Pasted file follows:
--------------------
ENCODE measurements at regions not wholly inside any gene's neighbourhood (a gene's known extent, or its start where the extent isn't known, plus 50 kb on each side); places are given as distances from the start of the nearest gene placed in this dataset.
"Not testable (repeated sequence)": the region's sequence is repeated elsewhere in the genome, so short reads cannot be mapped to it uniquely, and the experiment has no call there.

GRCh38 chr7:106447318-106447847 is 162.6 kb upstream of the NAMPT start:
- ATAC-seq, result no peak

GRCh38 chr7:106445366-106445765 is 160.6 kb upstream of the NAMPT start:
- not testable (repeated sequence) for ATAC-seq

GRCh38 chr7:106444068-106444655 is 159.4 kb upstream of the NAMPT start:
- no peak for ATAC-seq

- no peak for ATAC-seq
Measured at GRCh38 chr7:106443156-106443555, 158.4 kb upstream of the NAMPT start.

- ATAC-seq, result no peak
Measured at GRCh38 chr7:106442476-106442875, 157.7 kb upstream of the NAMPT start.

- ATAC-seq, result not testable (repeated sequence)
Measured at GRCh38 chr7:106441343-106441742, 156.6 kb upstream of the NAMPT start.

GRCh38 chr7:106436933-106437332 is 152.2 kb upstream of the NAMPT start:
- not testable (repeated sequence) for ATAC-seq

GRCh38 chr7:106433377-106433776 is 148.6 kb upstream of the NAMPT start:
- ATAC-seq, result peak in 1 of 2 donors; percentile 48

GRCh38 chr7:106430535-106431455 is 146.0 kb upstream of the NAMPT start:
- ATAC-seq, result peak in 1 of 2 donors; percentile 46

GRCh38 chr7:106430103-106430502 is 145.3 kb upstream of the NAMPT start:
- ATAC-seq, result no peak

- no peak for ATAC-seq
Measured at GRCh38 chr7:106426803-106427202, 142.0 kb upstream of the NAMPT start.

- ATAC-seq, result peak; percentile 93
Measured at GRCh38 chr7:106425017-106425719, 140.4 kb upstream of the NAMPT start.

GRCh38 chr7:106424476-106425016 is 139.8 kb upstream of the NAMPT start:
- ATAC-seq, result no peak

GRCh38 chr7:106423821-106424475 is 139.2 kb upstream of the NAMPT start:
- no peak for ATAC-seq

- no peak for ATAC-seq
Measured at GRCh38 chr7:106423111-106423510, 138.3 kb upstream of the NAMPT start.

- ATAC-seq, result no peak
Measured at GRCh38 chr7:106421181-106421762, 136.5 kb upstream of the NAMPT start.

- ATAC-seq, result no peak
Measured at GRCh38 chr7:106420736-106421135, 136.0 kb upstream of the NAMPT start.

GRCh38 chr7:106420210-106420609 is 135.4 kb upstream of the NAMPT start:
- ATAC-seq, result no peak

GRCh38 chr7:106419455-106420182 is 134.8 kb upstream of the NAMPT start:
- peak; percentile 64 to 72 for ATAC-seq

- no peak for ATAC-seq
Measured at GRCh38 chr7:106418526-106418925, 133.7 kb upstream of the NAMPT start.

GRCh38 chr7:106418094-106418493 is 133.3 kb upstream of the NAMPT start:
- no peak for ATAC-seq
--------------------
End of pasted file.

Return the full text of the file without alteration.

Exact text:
ENCODE measurements at regions not wholly inside any gene's neighbourhood (a gene's known extent, or its start where the extent isn't known, plus 50 kb on each side); places are given as distances from the start of the nearest gene placed in this dataset.
"Not testable (repeated sequence)": the region's sequence is repeated elsewhere in the genome, so short reads cannot be mapped to it uniquely, and the experiment has no call there.

GRCh38 chr7:106447318-106447847 is 162.6 kb upstream of the NAMPT start:
- ATAC-seq, result no peak

GRCh38 chr7:106445366-106445765 is 160.6 kb upstream of the NAMPT start:
- not testable (repeated sequence) for ATAC-seq

GRCh38 chr7:106444068-106444655 is 159.4 kb upstream of the NAMPT start:
- no peak for ATAC-seq

- no peak for ATAC-seq
Measured at GRCh38 chr7:106443156-106443555, 158.4 kb upstream of the NAMPT start.

- ATAC-seq, result no peak
Measured at GRCh38 chr7:106442476-106442875, 157.7 kb upstream of the NAMPT start.

- ATAC-seq, result not testable (repeated sequence)
Measured at GRCh38 chr7:106441343-106441742, 156.6 kb upstream of the NAMPT start.

GRCh38 chr7:106436933-106437332 is 152.2 kb upstream of the NAMPT start:
- not testable (repeated sequence) for ATAC-seq

GRCh38 chr7:106433377-106433776 is 148.6 kb upstream of the NAMPT start:
- ATAC-seq, result peak in 1 of 2 donors; percentile 48

GRCh38 chr7:106430535-106431455 is 146.0 kb upstream of the NAMPT start:
- ATAC-seq, result peak in 1 of 2 donors; percentile 46

GRCh38 chr7:106430103-106430502 is 145.3 kb upstream of the NAMPT start:
- ATAC-seq, result no peak

- no peak for ATAC-seq
Measured at GRCh38 chr7:106426803-106427202, 142.0 kb upstream of the NAMPT start.

- ATAC-seq, result peak; percentile 93
Measured at GRCh38 chr7:106425017-106425719, 140.4 kb upstream of the NAMPT start.

GRCh38 chr7:106424476-106425016 is 139.8 kb upstream of the NAMPT start:
- ATAC-seq, result no peak

GRCh38 chr7:106423821-106424475 is 139.2 kb upstream of the NAMPT start:
- no peak for ATAC-seq

- no peak for ATAC-seq
Measured at GRCh38 chr7:106423111-106423510, 138.3 kb upstream of the NAMPT start.

- ATAC-seq, result no peak
Measured at GRCh38 chr7:106421181-106421762, 136.5 kb upstream of the NAMPT start.

- ATAC-seq, result no peak
Measured at GRCh38 chr7:106420736-106421135, 136.0 kb upstream of the NAMPT start.

GRCh38 chr7:106420210-106420609 is 135.4 kb upstream of the NAMPT start:
- ATAC-seq, result no peak

GRCh38 chr7:106419455-106420182 is 134.8 kb upstream of the NAMPT start:
- peak; percentile 64 to 72 for ATAC-seq

- no peak for ATAC-seq
Measured at GRCh38 chr7:106418526-106418925, 133.7 kb upstream of the NAMPT start.

GRCh38 chr7:106418094-106418493 is 133.3 kb upstream of the NAMPT start:
- no peak for ATAC-seq